• Republican Party leader Donald Trump rails against voting by mail, so what advice will Republican candidates and party leaders give their affiliated voters about voting absentee?
  • Early voting should also make it easier to do social distancing while voting.
  • The 2020-2021 City of Buffalo Budget presents City residents with an interesting situation. Mayor Byron Brown announced that everything was cool with the City’s new budget, with no need for layoffs or a tax increase. He is balancing his budget with $11 million of casino revenues that seem unlikely to arrive from the state anytime soon along with $65.08 million in new federal relief funding.
  • The House of Representatives last Friday enacted a new relief bill that, according to Congressman Brian Higgins, will provide Buffalo with more than $1 billion over the next two years; that’s twice the City’s total annual budget. You have to wonder how House folks came up with numbers like that.
  • Republicans in the House and Senate say that there is no way that they will go along with the House bill. They also do not seem to be in any hurry to vote on the next relief bill. So not only will City lose out on another Buffalo Billion, but the possibility of receiving the $65 million is far from certain. This is no way to prepare an accurate, balanced budget.
  • Brown said that the City’s sales tax and fines revenues are declining and that the City faces a $15 million deficit for the year ending June 30, with no fund balance available to fill the hole.
  • City Comptroller Barbara Miller-Williams begs to differ and suggests the 2019-2020 deficit will be much higher than $15 million. She has also noted a serious cash flow problem that complicates things like making payroll.
  • The Brown administration’s answer to the cash crunch is to tap into a cash reserve that the Buffalo City School System has available and he plans to repay that money when (if?) the city receives their next state aid payment in June. Or as Popeye’s friend Whimpey might say, “I’ll gladly repay you in June for the use of your cash in May.”
  • Update from Politico, May 19, 2020:  “NEW YORK’s state government is holding back more than $1 billion of planned spending as it grapples with the financial fallout from the coronavirus pandemic . The delayed payments are a response to a steep revenue shortfall, Budget Director Robert Mujica said Monday. They include aid to private colleges and revenue due to counties from the sale of medical marijuana. Another $370 million of grants to some of the state’s largest upstate cities that were scheduled to be made later this month and in June will be held up indefinitely, Mr. Mujica said. ‘We are actually slowing down spending everywhere,’ he said.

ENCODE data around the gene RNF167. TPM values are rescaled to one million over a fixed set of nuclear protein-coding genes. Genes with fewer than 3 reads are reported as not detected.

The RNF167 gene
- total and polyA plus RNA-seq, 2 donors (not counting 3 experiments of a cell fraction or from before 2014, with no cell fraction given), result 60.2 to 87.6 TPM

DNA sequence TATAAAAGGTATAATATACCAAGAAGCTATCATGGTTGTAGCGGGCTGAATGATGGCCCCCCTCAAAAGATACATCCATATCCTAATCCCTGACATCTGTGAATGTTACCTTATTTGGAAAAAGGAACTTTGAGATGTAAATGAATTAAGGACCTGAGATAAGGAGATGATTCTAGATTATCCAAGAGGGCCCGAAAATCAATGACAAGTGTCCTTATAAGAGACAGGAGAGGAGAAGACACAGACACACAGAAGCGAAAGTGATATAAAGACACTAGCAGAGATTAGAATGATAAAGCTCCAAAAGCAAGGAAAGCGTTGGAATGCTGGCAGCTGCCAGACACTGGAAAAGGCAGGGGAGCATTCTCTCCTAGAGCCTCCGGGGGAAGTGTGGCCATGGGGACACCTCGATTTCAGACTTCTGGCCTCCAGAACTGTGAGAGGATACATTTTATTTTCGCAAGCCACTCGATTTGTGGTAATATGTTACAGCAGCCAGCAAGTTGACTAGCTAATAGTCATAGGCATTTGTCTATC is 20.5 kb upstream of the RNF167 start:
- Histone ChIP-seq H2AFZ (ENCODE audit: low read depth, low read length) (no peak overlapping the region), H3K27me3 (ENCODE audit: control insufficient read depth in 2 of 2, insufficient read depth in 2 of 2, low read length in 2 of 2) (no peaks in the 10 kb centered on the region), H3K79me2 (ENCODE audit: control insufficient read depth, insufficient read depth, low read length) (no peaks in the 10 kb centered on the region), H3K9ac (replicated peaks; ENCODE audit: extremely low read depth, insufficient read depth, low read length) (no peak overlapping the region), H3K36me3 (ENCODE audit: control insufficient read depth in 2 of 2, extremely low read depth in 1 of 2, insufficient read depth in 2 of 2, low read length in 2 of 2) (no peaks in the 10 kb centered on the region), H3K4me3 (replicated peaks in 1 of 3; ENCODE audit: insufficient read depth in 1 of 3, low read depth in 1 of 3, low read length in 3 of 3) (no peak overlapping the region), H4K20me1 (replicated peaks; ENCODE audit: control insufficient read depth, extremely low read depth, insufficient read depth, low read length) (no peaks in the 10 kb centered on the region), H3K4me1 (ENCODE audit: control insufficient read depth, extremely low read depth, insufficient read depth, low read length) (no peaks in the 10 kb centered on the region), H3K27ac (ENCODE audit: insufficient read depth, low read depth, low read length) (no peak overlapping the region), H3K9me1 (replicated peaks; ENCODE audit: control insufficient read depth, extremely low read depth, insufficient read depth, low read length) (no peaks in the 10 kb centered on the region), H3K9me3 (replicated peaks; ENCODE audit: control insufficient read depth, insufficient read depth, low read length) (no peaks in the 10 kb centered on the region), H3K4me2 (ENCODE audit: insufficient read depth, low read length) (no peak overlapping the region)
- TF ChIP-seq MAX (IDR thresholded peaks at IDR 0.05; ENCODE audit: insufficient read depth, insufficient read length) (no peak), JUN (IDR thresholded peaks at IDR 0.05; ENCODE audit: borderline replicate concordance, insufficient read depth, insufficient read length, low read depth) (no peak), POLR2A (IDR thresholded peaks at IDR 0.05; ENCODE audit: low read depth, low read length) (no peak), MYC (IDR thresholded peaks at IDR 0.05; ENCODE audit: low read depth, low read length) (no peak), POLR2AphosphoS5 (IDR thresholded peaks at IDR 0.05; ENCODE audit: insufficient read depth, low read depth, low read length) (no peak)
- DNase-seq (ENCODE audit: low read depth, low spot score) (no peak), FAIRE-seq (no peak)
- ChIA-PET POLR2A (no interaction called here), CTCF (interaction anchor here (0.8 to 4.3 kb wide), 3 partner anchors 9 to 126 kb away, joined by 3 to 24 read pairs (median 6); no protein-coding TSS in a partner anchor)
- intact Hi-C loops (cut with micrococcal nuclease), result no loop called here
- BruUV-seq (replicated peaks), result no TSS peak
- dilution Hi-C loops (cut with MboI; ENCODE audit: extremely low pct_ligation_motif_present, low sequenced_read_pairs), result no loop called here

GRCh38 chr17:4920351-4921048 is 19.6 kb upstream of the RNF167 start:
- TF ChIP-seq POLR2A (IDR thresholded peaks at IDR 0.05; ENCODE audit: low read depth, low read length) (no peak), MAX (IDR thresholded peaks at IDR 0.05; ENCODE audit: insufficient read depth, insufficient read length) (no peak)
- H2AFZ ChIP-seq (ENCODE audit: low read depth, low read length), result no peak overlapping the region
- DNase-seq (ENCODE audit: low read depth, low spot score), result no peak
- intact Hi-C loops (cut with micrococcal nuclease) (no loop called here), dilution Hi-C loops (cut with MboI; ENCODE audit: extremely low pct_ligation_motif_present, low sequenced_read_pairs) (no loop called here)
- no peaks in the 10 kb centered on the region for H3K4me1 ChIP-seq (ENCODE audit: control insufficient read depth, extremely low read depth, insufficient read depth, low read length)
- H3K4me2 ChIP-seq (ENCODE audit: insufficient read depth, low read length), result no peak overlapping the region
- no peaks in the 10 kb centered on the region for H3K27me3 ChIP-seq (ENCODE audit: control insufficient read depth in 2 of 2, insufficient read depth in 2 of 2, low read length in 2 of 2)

• The City does not pay interest to the School District for the loan of that money. They do not even regularly tell the District when they use the school funds, even though the State Education Law says “[i]t shall be unlawful for a city treasurer or other officer having the custody of such city funds to permit their use for any purpose other than that for which they are lawfully authorized; they shall be paid out only on audit of the board of education or as otherwise provided herein.” The money was provided by the state for the benefit of the students in Buffalo schools, not for the benefit of city administrators who find the School funds handy when they are short of cash.
  • The City’s budget allocation to the School District has been more or less frozen at about $70 million for many years while state aid has increased regularly and substantially.
  • Meanwhile the Common Council talks and the Buffalo Fiscal Stability Authority monitors.